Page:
AMDG

As long as the retreatant has attained the graces of the first week – there is now a change in dynamic as we start the second week with the meditation on the Call of the King.  Note that the term week is misleading here – some people can finish the first week after three or four days, for others it may seem wise and appropriate for the director to keep them in the first week for longer – ten or more days.

The Second Week of the Exercises we are invited to contemplate – using our imagination – many of the scenes from Jesus life – so that we can follow Him as a disciple.  By using our imagination, and applying all our senses we follow Jesus life from the Annunciation of his Birth – to his Capture by the Sanhedrin. We place ourselves in the Biblical Scenes – as a bystander or maybe a participant, listening, watching, and even speaking with Jesus using the Ignatian device of the colloquy. The grace is as Richard of Chichester once said, to know Him more clearly, to love Him more dearly and to follow him more nearly.  So if the Principle and Foundation is a life vision. It asks, “what is life all about?” then in the Sewcond Week Ignatius also offers a work vision. What is our work in this world all about? Why do we do what we do? What values should govern our choices?

As the Jesuit writer David Fleming puts it – In the ‘Call of the King’ Ignatius  proposes that we think about Jesus after the model of a king to whom we owe reverence and obedience. He is a leader with ambitious plans: “I want to overcome all diseases, all poverty, all ignorance, all oppression and slavery—in short all the evils which beset humankind,” he says. He poses a challenge: “Whoever wishes to join me in this undertaking must be content with the same food, drink, clothing, and so on, that comes with following me.” Note two particular features of this work vision. Christ our king calls us to bewith him. The essence of the call is not to do some specific work, but, above all, to be with the One who calls, imaged in the everyday details of living like our king lives. We are to share Christ’s life, to think like him, to do what he does.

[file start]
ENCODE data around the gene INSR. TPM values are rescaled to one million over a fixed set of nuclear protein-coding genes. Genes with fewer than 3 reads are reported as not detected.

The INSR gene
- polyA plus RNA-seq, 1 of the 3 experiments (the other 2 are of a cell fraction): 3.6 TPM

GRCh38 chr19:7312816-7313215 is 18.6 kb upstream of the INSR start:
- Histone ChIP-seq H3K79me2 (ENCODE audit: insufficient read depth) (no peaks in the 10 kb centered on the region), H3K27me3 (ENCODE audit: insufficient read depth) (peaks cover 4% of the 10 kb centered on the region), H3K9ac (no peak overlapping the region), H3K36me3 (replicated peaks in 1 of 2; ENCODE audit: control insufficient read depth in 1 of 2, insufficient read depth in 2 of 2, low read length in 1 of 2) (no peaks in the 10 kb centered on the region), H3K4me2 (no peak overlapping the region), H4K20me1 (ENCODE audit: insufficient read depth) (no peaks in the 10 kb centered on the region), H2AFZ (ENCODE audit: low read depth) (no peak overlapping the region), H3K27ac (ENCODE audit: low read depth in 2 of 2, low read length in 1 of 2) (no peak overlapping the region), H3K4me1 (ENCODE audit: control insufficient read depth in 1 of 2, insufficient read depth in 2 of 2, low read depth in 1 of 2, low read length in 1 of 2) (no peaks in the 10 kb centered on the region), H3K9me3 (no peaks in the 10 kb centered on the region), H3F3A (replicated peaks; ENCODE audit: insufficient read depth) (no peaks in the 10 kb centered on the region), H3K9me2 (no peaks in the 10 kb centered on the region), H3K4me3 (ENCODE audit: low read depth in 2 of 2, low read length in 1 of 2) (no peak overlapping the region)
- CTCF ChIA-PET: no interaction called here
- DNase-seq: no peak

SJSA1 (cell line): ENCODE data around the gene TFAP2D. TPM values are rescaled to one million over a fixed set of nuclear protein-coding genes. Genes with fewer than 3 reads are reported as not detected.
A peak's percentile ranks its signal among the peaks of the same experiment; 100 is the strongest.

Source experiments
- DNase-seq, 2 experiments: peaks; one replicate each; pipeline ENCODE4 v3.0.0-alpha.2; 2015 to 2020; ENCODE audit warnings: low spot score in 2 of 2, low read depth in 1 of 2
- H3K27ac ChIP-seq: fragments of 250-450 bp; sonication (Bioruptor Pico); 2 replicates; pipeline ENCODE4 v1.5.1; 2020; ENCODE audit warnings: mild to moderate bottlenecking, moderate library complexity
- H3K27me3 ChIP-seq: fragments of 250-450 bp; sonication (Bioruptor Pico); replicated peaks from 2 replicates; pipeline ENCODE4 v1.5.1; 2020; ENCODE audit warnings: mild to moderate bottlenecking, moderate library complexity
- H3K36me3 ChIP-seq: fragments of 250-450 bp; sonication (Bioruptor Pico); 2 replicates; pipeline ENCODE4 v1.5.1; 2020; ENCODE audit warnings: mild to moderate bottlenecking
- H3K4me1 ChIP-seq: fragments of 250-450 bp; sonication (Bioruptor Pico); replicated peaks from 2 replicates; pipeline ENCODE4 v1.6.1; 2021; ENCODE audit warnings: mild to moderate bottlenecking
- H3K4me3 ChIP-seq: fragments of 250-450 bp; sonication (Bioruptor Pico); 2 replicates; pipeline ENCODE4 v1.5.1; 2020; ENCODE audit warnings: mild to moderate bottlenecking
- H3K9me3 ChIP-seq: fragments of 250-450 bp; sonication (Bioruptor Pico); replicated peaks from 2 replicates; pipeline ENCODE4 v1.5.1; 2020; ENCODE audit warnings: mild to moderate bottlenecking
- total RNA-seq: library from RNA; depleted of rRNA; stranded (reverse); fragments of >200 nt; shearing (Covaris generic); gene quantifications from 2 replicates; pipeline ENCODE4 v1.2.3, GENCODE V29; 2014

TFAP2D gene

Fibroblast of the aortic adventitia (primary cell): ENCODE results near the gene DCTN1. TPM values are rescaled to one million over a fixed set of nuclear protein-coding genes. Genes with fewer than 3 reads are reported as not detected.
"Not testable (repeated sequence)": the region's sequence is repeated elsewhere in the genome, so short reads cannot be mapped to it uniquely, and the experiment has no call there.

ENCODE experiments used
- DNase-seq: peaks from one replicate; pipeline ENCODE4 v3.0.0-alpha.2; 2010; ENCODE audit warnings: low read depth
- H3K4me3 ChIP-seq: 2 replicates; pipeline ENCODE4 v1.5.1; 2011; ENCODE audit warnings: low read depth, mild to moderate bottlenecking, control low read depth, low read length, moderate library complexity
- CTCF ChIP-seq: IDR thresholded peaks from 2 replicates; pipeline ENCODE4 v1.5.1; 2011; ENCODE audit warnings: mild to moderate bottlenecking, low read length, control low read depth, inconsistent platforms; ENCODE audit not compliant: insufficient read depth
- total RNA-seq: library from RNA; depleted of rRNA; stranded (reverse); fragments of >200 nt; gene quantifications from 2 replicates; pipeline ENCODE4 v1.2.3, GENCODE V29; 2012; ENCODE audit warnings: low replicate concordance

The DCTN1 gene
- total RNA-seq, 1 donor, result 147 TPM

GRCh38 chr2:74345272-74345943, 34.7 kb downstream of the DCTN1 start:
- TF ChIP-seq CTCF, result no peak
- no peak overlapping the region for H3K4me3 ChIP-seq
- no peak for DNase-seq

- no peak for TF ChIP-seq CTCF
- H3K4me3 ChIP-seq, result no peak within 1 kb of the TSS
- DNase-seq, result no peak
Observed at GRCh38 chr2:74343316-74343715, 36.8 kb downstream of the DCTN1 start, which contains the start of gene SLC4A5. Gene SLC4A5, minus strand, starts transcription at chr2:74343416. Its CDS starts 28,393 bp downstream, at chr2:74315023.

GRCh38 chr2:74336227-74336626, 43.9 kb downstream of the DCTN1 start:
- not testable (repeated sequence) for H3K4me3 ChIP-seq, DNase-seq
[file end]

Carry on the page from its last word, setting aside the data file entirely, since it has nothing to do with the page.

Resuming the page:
The second feature is a call to work with Christ our king. Christ is not a remote ruler commanding his forces through a hierarchy of princes, earls, dukes, lords, and knights. He is “in the trenches.” He is doing the work of evangelizing and healing himself. His call goes out to every person. He wants every one to join with him, and each one receives a personal invitation. The initiative is Christ’s; he asks us to work with him.

Please leave any comments – I will not be able to reply till December though as I am on the retreat – this message was scheduled before November.